Sunday, April, 22nd
VTS’18 is offering 2 half-day TTEP tutorials, one in the morning and one in the afternoon, for which a separate registration fee is required. Attendees who register for the tutorials may select either one or both of the offerings.
All tutorials qualify for credit towards IEEE TTTC certification under the TTEP program. Attendees of tutorials receive study material, handouts, breakfast and coffee breaks. The study material includes copies of the presentation and bibliographical material, and, when applicable, a relevant textbook (textbooks are provided to attendees who register at IEEE/CS member or non-member rates).
Morning Tutorial – Machine Learning and Its Applications in Test
In this tutorial, we will start by covering the basics of machine learning. We will proceed to give a brief overview of the new and exciting field of deep learning. We will show how easy it is to try using machine learning and deep learning, thanks to powerful, free libraries. After offering the required background in machine learning, we will review several important papers in the field of DFT, diagnosis, yield learning, and root cause analysis, which use machine learning algorithms for solving various problems. Finally, we will propose future research directions in the area of testing, where we think machine learning (especially deep learning) can make a big impact.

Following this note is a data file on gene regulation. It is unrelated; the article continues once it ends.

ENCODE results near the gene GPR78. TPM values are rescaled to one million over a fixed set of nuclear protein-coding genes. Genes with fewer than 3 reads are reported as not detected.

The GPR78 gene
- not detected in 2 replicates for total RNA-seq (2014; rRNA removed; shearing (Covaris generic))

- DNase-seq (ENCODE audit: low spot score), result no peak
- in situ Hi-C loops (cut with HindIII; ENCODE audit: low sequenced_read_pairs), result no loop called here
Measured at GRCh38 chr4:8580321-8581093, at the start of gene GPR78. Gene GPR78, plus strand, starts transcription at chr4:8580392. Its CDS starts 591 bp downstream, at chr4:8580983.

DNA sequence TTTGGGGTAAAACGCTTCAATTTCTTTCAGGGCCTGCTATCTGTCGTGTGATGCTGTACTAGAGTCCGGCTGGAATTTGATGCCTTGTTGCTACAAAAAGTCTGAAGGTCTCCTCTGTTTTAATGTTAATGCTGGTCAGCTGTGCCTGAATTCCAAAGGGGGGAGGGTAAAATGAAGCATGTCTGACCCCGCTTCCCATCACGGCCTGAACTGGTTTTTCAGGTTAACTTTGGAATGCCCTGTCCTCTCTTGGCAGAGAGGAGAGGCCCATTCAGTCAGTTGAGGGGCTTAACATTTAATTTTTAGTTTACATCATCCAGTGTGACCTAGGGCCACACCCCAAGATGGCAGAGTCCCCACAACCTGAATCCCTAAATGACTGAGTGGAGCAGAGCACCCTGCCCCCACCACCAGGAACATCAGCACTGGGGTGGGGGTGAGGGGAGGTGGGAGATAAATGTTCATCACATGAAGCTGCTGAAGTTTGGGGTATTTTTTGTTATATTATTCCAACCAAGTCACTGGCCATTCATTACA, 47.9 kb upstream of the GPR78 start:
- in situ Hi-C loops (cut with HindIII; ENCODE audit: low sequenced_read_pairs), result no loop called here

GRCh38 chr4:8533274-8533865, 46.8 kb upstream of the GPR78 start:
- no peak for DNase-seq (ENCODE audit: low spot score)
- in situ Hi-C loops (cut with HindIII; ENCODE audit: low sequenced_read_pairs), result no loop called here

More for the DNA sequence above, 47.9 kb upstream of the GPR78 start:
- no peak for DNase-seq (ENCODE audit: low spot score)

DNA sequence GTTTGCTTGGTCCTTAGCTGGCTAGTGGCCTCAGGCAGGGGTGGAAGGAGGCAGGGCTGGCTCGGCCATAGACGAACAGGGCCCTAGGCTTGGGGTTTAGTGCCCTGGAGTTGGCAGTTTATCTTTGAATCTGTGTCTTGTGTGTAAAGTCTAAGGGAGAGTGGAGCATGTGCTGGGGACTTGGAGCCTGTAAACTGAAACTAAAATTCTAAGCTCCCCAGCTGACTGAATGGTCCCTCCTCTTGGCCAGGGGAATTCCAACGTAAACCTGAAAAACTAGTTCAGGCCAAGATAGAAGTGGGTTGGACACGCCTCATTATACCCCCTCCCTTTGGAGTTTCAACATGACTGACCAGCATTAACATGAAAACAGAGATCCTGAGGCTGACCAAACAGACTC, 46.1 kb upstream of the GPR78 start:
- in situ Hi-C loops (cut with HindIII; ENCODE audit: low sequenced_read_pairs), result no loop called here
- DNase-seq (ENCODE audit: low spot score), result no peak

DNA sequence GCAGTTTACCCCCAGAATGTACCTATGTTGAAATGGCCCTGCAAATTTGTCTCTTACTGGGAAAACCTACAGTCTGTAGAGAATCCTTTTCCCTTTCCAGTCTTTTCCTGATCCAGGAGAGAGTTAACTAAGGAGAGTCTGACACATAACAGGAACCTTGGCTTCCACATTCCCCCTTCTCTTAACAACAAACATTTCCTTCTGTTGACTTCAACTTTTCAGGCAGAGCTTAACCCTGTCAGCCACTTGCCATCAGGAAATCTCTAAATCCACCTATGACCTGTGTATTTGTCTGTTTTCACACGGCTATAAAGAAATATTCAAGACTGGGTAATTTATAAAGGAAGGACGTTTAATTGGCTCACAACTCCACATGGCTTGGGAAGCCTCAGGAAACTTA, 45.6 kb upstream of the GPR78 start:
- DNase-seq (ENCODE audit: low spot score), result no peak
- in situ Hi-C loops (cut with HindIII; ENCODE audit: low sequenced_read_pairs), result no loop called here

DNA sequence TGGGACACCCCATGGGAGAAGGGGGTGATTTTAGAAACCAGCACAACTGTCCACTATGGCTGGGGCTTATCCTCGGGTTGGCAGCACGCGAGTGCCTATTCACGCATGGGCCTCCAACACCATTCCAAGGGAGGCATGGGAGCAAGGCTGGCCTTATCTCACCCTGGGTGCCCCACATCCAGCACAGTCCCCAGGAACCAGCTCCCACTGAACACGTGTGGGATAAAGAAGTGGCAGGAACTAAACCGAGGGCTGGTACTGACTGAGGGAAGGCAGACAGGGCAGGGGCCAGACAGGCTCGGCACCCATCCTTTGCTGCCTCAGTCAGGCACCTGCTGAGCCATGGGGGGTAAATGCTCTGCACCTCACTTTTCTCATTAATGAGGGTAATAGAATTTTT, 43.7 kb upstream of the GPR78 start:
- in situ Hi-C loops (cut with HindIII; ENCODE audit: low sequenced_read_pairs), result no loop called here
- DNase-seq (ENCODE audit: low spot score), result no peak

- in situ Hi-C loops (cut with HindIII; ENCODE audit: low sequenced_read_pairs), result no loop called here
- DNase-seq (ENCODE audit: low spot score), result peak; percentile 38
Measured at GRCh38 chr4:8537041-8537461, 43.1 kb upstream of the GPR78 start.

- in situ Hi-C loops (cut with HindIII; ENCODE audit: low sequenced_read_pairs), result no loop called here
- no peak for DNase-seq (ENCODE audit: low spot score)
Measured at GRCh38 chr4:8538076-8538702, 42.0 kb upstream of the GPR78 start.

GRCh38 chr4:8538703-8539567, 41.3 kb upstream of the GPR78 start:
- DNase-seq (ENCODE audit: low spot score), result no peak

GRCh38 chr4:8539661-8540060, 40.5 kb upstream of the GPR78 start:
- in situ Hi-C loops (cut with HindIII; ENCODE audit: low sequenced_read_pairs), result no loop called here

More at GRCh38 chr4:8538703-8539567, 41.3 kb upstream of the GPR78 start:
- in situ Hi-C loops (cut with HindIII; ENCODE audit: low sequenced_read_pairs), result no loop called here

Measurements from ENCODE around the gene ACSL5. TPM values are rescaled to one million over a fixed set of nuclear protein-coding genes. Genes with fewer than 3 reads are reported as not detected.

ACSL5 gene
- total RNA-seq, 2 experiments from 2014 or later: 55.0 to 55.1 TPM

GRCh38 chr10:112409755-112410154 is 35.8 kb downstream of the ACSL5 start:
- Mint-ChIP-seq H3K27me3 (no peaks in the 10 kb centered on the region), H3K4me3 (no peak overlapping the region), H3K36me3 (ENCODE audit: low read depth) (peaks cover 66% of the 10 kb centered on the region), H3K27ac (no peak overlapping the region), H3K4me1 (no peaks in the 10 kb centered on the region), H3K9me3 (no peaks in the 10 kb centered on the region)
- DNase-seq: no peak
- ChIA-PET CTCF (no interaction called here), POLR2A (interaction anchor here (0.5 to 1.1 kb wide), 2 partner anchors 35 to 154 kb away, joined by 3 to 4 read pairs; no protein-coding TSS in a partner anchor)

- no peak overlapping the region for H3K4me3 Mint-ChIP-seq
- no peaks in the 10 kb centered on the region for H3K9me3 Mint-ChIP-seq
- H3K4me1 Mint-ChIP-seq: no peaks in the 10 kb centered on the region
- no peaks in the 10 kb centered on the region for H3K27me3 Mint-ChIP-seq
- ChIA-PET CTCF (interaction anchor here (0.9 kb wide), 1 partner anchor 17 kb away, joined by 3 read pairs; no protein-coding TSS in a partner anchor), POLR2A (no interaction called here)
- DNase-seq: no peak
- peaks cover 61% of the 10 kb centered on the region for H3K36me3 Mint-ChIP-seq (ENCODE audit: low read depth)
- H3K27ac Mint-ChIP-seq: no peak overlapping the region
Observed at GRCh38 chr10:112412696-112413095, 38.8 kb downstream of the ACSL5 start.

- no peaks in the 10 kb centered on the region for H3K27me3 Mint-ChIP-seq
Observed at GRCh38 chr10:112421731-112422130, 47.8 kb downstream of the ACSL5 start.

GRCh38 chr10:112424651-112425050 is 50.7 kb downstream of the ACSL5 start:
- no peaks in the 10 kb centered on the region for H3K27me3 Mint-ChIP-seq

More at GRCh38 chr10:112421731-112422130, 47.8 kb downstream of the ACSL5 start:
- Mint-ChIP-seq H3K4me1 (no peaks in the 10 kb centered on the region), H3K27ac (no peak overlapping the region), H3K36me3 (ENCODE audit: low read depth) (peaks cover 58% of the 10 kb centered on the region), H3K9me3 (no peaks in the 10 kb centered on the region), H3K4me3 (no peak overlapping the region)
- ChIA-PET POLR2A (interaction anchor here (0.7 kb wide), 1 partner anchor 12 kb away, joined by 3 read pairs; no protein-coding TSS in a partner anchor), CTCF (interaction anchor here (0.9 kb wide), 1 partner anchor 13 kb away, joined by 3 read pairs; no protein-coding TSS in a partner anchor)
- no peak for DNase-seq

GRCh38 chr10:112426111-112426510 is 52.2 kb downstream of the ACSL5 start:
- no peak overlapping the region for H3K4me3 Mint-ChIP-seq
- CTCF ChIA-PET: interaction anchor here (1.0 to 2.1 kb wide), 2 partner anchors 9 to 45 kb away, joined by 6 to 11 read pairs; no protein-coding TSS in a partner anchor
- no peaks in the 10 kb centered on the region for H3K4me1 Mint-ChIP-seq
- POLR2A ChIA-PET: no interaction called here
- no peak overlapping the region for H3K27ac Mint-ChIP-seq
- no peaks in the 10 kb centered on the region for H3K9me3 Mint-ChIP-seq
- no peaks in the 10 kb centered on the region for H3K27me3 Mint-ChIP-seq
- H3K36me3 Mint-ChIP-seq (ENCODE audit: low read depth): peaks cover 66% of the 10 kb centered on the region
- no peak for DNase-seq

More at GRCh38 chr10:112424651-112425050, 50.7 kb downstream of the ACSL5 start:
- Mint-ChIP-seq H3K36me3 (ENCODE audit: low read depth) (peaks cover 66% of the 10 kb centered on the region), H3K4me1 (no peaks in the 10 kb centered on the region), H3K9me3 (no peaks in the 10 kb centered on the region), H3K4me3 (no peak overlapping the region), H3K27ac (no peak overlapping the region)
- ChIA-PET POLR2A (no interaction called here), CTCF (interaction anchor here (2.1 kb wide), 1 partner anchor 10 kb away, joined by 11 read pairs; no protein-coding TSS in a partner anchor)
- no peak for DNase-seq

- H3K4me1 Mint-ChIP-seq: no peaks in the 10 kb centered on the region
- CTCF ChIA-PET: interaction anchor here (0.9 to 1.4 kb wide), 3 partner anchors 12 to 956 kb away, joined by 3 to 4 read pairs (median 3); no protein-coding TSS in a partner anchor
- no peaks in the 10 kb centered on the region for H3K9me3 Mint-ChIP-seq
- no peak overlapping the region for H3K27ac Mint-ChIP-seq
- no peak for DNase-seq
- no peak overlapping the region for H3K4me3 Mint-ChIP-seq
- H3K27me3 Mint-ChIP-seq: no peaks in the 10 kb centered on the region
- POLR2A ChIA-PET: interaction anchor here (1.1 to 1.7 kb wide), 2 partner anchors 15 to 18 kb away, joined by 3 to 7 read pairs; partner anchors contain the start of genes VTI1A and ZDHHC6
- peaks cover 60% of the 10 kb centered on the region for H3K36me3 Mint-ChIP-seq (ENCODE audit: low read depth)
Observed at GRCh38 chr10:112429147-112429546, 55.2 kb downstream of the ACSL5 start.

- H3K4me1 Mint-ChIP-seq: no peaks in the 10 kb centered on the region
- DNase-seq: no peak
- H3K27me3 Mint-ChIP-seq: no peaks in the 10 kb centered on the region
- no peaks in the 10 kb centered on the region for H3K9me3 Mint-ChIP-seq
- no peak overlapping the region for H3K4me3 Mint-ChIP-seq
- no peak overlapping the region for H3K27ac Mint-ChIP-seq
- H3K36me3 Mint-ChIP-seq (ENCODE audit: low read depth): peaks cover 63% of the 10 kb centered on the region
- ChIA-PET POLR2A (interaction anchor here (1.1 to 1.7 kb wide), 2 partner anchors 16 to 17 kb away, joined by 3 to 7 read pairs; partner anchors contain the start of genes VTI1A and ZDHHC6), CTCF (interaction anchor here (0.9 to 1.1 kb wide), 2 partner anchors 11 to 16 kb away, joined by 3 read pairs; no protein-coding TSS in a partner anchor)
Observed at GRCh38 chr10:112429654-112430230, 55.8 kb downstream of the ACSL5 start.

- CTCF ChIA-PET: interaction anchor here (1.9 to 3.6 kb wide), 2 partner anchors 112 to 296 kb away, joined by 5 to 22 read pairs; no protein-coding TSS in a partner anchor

Afternoon Tutorial – Learning Techniques for Reliability Monitoring, Mitigation and Adaptation
With increasing the complexity of digital systems and the use of advanced nanoscale technology nodes, various process and runtime variabilities threaten the correct operation of these systems. The interdependence of these reliability detractors and their dependencies to circuit structure as well as running workloads makes it very hard to derive simple deterministic models to analyze and target them. As a result, machine learning techniques can be used to extract useful information which can be used to effectively monitor and improve the reliability of digital systems. These learning schemes are typically performed offline on large data sets in order to obtain various regression models which then are used during runtime operation to predict the health of the system and guide appropriate adaptation and countermeasure schemes.
To register to the tutorials please visit the Registration page.